Bringing a drug from concept to market is much like running the hurdles -- only if you miss a hurdle here, you fall into a canyon filled with lava. Less than 20% of all drugs, therapies, or treatments pass the three-phase clinical trial process, according to the Tufts Center for the Study of Drug Development, so the impacts on a company passing each stage of a clinical trial can be huge. Today, let's take a look at the phase in which experimental drugs typically have the lowest chance of success: phase 2.
First; a quick refresher on phase 2 trials. This is when a treatment is tested on humans who have the medical condition in question. Prior to this point, the drug is tested to determine two main things: whether the drug is safe for human use, and how much of the drug the human body can tolerate without detrimental side effects. Once a treatment enters phase 2, the window for practical treatment opens, and we get to see how effective the drug really is on the intended indication.
Obviously, the successful completion of a phase 2 trial can have huge impacts on not only a company's profits, but also its patients' outcomes. Today's biotech and pharmaceutical companies are working on some of the most difficult health issues of our time, and they could provide a path to a healthier life for patients with conditions we previously thought were untreatable.
Investors know this, too -- and some companies have seen both the cheers and jeers of Mr. Market following phase 2 results.
When phase 2 goes right
On Oct. 3, Sarepta (NASDAQ:SRPT) announced it had successfully met its primary goals in a phase 2 trial of eteplirsen, its drug to treat Duchenne muscular dystrophy. The results of the test appear very promising, and the company hopes the drug will be considered for priority review from the Food and Drug Administration, which would accelerate its introduction into the market. On the day of announcement, the drug company's shares jumped more than 200% and have since settled at a price 100% higher than before the announcement.
When phase 2 goes wrong
Even health care giants like Bristol Meyers-Squibb (NYSE:BMY) can't avoid the wrath of Mr. Market when a phase 2 trial goes wrong. Back in August, the company ran into what it called "safety issues" regarding dosing during a trial for a new hepatitis-C drug. The trial was subsequently suspended, and the company's share price dropped by 8% that day. While Bristol Meyers-Squibb certainly lost out on that drug's failure, the company is developing a slew of other drugs -- including another hepatitis-C treatment called daclatasvir -- which may gain approval. Unlike a small biotech, a company this size usually doesn't depend on a single drug's success to shape its future.
Based on the recent results for these companies, you can see why investors may not sleep too well if their companies are in the process of a phase 2 trial. There are always a slew of companies about to finish the phase 2 gauntlet; let's take a quick peek at a few whose trials are about to wrap up.
Three phase 2 trial results to watch
BioMarin Pharmeceuticals (NASDAQ:BMRN) anticipates the conclusion of a phase 1/2 study for BMN-673. The company is testing this drug to determine its ability to inhibit DNA repair in cancerous cells. In theory, this would kill those cancer cells and prevent them from spreading. While pre-clinical trials were promising for the company, investors have heard little chatter since. BioMarin hopes to publish the results of its findings by the end of the year. While the company's stock shot up 31% following the successful trial of its enzyme deficiency disease treatment and the company is up 43% this year, a poor showing for this cancer drug could send this high-flyer back to Earth.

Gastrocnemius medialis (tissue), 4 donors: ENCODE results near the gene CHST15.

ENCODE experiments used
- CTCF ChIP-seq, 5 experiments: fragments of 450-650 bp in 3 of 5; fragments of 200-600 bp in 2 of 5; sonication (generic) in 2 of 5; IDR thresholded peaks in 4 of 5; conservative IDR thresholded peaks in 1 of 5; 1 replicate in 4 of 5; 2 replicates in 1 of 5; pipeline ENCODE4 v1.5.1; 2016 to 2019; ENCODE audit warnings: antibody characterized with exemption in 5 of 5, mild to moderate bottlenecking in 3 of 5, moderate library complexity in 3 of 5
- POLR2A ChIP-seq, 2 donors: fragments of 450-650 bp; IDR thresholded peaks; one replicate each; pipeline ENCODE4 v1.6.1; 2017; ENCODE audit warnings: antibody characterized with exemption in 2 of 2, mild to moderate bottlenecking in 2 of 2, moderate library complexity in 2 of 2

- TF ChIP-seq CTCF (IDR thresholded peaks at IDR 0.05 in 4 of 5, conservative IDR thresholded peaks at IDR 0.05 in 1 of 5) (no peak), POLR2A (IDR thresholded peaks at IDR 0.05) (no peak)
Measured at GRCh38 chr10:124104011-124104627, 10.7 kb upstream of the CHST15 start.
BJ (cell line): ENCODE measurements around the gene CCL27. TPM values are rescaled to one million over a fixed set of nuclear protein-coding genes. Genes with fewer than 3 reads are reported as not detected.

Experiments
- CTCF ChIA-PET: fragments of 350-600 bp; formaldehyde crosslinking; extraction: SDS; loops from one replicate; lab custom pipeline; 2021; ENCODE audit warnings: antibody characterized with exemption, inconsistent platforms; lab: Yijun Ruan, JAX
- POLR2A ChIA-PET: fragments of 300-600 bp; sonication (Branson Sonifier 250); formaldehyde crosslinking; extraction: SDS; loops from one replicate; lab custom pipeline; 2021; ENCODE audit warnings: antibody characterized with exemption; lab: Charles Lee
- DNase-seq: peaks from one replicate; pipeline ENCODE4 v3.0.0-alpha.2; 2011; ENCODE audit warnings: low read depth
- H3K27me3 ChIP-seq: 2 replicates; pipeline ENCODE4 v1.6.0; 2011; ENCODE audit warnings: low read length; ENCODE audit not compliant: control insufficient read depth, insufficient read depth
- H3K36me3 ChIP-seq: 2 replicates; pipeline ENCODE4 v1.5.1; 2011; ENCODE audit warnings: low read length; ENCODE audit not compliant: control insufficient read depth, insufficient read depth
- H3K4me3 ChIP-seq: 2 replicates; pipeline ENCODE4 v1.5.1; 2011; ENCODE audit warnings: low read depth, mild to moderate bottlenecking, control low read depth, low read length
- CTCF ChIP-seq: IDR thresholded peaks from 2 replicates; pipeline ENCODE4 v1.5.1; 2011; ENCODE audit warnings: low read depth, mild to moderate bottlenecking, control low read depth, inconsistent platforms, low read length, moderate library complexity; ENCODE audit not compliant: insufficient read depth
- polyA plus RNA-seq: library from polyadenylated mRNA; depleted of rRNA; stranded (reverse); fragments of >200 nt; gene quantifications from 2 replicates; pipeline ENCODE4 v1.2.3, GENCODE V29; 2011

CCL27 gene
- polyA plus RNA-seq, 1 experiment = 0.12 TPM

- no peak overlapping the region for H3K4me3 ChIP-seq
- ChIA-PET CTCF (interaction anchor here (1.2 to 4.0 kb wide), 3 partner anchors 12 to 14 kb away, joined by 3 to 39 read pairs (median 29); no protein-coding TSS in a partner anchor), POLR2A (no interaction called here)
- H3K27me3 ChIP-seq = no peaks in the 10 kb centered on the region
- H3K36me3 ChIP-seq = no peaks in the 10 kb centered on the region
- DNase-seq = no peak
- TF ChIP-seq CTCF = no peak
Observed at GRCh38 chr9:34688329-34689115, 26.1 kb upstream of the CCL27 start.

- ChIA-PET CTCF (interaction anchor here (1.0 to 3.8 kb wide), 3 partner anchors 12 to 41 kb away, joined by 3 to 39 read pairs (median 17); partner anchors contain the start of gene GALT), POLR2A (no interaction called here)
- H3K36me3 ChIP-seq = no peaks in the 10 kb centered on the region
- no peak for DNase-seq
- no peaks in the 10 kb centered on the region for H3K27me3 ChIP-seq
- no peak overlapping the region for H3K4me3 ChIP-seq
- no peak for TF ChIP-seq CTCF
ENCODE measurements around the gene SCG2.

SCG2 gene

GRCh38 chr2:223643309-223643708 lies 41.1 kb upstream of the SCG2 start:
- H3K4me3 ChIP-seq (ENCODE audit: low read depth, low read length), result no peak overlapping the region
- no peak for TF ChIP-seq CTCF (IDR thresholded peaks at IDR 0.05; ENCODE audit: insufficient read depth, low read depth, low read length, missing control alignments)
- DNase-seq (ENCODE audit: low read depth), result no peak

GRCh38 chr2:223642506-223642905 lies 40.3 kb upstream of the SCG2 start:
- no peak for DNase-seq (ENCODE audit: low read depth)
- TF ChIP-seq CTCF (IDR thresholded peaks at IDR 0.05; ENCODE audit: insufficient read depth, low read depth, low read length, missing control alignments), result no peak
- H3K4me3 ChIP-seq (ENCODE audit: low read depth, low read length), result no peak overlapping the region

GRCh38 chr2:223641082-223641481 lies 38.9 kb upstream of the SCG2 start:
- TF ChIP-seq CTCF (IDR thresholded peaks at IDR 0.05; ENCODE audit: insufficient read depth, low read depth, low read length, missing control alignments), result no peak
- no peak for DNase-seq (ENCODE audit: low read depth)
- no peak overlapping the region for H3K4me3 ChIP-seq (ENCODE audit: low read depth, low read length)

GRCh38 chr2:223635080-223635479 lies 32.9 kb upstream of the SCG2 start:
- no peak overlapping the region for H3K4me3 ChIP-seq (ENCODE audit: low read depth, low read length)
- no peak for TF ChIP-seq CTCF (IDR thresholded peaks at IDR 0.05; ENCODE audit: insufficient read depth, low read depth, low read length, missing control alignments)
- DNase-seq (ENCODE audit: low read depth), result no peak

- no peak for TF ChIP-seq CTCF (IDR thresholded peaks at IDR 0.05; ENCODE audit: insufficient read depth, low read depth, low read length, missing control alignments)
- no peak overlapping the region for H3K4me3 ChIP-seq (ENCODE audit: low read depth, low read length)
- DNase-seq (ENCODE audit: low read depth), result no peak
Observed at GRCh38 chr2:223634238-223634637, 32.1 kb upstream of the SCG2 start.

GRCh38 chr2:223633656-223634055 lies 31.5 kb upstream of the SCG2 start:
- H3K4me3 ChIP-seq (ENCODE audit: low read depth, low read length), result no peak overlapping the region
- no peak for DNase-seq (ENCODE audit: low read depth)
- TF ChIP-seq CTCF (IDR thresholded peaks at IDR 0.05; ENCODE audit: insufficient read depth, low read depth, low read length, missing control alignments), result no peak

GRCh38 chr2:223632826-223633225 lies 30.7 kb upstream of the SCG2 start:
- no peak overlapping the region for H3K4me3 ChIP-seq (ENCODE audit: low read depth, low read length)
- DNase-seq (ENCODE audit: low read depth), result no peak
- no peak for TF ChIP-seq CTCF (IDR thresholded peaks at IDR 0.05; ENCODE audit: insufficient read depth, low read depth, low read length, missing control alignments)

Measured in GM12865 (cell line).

Isis Pharmaceuticals (NASDAQ:IONS) expects to wrap up its phase 2 study of ISIS-APOCIIIRx, a treatment used to help control high levels of triglycerides for patients. Studies have shown a correlation between heart disease and stroke and high levels of triglycerides. ISIS-APOCIIIRx is part of a suite of drugs Isis is developing to reduce lipid levels in patients, which can help reduce their chances of cardiovascular disease and inflammation of the pancreas . Isis expects to release the results of the trial by the end of the year. A successful trial could be a nice jump for Isis, whose share price took a big hit earlier this year after questions were raised about the links with one of its cholesterol drugs and cancer.
Finally, you have to love "company speak." Halozyme Therapeutics' (NASDAQ:HALO) expects to release its recent phase 2 results for HTI-501, which the company describes as a treatment "designed to allow local degradation of the collagenous fibrous components of the extracellular matrix at the injection site by tightly controlling the extent and duration of enzyme activity once injected into the body." Here's the English translation: This treatment smooths the dimples on the skin associated with cellulite. HTI-501 may not have the life-saving qualities of the other treatments mentioned here, but that doesn't mean it can't be a big win for the company. Halozyme could use some good news this year to bounce back after the FDA rejected one of its immune deficiency treatments and the stock dropped 50% in a day.
What a Fool believes
The world of biotech and pharmaceuticals can be complex and hard to follow. While phase 2 trials can be an initial indicator of success, there are still a few more hurdles that could send you tumbling into that lava-filled canyon.